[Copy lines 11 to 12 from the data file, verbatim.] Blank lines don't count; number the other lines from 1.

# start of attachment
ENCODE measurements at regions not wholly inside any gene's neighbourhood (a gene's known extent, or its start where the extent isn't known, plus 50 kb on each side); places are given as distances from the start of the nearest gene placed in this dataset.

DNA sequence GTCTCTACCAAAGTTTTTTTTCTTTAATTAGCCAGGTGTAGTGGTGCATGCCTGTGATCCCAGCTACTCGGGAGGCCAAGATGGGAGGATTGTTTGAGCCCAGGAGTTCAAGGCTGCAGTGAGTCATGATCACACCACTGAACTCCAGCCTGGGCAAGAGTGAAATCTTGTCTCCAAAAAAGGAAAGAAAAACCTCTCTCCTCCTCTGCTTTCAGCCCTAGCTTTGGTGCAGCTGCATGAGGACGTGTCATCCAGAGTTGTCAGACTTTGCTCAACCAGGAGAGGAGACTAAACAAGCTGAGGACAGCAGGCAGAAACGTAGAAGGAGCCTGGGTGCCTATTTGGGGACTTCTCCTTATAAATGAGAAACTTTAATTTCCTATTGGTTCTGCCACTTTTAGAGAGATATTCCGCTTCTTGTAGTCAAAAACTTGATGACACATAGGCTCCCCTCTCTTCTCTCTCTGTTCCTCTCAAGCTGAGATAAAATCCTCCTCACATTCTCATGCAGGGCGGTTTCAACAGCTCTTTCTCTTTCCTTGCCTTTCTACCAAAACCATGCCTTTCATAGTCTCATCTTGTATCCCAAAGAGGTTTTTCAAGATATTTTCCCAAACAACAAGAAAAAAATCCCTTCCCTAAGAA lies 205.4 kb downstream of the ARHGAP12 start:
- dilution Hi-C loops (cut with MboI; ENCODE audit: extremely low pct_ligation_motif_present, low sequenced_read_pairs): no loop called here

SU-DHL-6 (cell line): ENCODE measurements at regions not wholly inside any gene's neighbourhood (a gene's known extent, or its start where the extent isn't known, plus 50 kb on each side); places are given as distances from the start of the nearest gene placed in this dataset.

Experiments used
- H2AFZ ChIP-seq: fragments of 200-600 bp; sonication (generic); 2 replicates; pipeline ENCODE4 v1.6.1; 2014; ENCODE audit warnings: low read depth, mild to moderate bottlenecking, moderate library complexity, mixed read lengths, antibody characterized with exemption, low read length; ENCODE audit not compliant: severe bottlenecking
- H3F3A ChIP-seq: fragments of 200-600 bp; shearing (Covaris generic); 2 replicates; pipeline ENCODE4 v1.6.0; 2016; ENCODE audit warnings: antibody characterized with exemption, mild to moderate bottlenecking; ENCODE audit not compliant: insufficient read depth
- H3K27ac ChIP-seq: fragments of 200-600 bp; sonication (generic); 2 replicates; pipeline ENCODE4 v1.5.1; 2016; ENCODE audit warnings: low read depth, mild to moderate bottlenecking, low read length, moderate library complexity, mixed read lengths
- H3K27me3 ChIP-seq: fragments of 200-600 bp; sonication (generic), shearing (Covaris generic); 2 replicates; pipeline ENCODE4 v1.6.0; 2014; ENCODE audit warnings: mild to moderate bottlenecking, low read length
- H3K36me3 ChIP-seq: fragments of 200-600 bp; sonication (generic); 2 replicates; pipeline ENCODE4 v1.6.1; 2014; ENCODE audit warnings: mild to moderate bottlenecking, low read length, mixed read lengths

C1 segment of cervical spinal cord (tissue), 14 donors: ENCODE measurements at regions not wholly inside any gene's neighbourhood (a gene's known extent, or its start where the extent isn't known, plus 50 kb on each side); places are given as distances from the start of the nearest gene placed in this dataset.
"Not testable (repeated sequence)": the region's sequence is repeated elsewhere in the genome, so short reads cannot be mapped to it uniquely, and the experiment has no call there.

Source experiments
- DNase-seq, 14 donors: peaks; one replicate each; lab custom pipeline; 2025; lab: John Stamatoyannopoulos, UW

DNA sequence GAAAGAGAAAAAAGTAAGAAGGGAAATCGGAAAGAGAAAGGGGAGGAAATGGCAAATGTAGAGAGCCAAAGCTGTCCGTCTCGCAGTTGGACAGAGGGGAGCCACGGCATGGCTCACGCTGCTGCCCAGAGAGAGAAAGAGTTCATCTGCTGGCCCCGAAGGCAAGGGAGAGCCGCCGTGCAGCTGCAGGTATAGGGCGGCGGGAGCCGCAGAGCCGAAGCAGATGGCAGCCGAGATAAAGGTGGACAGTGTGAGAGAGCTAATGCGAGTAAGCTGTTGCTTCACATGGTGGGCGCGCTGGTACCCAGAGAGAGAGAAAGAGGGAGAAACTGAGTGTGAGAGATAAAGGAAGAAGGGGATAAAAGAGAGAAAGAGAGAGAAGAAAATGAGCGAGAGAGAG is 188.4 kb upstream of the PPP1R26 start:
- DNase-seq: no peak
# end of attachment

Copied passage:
C1 segment of cervical spinal cord (tissue), 14 donors: ENCODE measurements at regions not wholly inside any gene's neighbourhood (a gene's known extent, or its start where the extent isn't known, plus 50 kb on each side); places are given as distances from the start of the nearest gene placed in this dataset.
"Not testable (repeated sequence)": the region's sequence is repeated elsewhere in the genome, so short reads cannot be mapped to it uniquely, and the experiment has no call there.